AMCerasoli
Member #11,955
May 2010
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But do they run from the Metro tile interface, or only on the desktop?See the thing is, from what I understand, Metro and the Desktop are two different things on Windows 8. The danger here is that in the future, the desktop may be removed entirely if they continue to go this route, and since Metro is where you always start, they're trying to encourage using it instead of the desktop and buying apps specifically for it.If you've got free software that wasn't downloaded from the market showing up as a Metro tile then ignore my complaints.

Hmmm... I didn't know... I was running them from the desktop.

Tobias Dammers
Member #2,604
August 2002
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@Tobias
Free as in click click your app is installed, no charge, no beer

Yes, but again, that's not the "free" Kris was talking about.

---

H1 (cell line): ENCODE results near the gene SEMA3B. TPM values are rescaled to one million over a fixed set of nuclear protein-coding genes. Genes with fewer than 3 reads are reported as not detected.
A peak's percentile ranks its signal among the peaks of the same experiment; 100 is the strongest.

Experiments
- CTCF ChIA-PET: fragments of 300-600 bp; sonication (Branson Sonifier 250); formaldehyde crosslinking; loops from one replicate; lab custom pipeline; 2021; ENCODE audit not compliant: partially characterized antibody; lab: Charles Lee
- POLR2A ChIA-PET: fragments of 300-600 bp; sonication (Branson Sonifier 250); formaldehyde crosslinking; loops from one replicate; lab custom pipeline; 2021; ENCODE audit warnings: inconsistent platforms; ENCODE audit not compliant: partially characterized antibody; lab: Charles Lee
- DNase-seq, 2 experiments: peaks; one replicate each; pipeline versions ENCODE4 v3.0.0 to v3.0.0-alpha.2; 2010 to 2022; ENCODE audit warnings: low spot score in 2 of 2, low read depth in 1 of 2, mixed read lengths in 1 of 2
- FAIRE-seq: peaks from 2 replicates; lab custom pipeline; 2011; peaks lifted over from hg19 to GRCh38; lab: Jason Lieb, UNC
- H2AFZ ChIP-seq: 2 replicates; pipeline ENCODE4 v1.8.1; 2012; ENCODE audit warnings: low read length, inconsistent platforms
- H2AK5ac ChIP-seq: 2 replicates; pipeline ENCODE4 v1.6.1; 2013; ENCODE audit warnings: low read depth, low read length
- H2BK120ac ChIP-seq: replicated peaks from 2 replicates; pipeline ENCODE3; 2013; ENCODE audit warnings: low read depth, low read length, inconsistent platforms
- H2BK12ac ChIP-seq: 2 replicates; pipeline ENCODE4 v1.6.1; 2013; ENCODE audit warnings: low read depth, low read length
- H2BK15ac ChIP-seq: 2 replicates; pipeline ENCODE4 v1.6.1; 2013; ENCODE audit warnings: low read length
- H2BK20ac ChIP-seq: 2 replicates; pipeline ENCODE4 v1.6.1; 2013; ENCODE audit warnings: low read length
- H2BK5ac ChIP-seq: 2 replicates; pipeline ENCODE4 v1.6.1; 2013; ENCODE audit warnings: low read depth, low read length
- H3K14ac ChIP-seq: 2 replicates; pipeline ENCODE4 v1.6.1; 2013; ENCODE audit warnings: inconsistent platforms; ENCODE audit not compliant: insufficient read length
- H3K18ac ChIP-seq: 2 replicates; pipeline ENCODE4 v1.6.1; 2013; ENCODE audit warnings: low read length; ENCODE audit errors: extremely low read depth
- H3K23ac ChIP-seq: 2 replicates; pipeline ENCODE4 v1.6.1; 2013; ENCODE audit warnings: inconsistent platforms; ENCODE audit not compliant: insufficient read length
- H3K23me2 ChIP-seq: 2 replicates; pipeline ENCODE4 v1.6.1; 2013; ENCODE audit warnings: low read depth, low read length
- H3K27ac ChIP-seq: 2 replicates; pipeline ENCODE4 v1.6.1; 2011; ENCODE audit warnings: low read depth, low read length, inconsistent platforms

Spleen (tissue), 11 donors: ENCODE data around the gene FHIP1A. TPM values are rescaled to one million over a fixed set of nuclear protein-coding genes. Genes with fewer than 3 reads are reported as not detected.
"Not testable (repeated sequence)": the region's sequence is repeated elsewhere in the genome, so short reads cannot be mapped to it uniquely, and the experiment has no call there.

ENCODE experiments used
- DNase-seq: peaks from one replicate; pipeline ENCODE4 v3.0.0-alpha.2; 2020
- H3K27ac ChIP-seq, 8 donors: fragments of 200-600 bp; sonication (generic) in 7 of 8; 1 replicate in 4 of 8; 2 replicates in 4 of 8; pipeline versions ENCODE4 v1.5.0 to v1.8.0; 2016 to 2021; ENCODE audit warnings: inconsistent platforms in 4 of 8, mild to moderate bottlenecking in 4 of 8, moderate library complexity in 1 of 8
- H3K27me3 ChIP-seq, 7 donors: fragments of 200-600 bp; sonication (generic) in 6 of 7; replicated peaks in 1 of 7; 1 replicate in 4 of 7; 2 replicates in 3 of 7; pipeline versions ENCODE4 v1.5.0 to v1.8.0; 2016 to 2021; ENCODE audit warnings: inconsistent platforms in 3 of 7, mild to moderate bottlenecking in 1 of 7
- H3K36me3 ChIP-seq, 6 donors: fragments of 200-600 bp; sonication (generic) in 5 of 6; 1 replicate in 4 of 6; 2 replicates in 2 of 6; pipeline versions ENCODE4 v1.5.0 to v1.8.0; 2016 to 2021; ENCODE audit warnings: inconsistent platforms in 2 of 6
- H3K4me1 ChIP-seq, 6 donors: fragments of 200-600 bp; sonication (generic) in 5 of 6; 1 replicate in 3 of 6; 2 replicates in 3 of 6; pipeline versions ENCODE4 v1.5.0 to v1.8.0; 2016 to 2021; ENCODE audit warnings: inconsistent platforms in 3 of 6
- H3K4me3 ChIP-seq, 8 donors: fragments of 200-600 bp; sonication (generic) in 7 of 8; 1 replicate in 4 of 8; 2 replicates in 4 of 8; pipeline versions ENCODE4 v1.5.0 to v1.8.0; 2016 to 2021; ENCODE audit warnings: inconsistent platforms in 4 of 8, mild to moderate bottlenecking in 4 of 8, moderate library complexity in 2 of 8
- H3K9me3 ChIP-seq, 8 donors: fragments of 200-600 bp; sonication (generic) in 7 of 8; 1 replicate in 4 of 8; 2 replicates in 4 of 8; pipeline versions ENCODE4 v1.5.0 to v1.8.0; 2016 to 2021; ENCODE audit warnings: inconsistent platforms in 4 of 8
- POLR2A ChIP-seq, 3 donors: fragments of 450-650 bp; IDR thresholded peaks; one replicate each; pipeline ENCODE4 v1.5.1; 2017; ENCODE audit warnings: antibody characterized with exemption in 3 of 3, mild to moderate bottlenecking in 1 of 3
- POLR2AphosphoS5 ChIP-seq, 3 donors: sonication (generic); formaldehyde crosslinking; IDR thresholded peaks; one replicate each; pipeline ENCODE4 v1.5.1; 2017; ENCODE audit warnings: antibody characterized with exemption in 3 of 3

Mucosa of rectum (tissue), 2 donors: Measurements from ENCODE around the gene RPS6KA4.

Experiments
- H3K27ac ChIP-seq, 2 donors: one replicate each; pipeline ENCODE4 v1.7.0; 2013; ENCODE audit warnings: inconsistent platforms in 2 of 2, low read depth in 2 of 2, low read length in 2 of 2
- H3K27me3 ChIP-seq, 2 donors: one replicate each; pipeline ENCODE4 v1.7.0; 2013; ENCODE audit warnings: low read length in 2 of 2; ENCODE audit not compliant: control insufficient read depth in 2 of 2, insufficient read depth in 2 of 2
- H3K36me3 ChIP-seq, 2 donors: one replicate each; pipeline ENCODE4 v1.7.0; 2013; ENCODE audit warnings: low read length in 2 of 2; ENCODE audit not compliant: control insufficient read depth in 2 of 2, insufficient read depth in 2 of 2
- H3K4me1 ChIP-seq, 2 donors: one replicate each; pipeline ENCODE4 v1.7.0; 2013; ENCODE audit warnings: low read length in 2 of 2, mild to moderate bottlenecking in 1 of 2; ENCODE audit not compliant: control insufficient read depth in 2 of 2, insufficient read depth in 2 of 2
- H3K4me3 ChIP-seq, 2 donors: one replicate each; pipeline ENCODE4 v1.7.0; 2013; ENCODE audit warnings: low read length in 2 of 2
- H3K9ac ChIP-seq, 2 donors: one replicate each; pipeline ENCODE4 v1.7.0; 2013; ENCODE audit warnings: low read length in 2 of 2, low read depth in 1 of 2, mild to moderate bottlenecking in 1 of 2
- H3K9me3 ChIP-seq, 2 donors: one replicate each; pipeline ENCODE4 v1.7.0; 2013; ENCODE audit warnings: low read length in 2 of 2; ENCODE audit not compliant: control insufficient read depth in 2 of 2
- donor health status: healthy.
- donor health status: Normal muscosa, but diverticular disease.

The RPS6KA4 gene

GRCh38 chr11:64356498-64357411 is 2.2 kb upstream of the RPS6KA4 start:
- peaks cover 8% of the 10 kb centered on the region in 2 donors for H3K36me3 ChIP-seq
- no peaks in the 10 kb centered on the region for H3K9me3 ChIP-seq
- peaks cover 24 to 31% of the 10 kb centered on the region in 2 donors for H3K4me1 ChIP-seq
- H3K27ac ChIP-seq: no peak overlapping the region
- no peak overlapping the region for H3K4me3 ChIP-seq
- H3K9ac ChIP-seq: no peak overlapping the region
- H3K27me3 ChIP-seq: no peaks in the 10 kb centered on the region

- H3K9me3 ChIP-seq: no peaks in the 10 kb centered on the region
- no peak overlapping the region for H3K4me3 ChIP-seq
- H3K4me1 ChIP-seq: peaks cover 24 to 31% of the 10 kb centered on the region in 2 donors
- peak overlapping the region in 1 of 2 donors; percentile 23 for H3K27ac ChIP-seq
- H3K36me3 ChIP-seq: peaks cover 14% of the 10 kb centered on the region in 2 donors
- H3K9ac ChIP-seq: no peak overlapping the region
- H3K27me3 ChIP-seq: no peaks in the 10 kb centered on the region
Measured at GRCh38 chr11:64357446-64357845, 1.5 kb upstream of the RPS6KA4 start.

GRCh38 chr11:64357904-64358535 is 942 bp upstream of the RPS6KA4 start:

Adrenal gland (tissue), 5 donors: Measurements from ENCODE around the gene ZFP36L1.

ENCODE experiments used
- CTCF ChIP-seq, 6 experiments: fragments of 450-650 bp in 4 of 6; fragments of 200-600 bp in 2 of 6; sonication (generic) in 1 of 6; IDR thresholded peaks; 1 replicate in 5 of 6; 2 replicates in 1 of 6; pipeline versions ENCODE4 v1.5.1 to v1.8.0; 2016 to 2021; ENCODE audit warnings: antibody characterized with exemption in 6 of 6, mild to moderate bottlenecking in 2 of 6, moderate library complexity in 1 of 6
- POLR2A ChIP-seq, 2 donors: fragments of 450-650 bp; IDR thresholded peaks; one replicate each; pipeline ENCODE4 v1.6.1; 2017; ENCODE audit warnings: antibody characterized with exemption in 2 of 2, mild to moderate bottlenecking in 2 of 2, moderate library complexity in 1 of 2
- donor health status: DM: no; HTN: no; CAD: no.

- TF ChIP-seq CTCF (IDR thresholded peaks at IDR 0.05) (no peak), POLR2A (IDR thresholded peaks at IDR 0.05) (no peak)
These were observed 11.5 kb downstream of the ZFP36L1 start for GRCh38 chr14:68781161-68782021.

Me make music: Triofobie
---
"We need Tobias and his awesome trombone, too." - Johan Halmén

Kris Asick
Member #1,424
July 2001

Meh. I feel like I've derailed the topic. :P

Ultimately, I'll have to just use Windows 8 for myself at some point to know the specifics of how Metro software works, how developers cope with it and everything else.

--- Kris Asick (Gemini)
--- http://www.pixelships.com

Tobias Dammers
Member #2,604
August 2002
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I'll probably run Windows 8 in a VM at work at some point (around when the market share for IE-on-Windows-8 hits critical mass), but I think that will be about it.

Anyway, my $0.02 OT:

hagen2 said:

A) Windows 8 (not the same old Windows anymore)
B) Android (linux)
C) Steam coming to Linux (this is really big)
D) The Ubuntu Store (a fresh new opportunity)
E) The Humble Bumble (John Graham : "Despite traditional arguments to the contrary, it is clear to us that there is a serious Linux gaming market out there, and we will continue to support Linux in the future")

A) It looks like Microsoft is doing their best to kill the Windows platform, but I doubt they will succeed. They still have a massive momentum going for them, and even if 8 costs them OS market share, most of the losses are most likely going to OS X, not anything Linux-based. Still, if it helps shake up the OS landscape, I'm all for it. Who knows, maybe we'll see serious HaikuOS usage in a few years ;)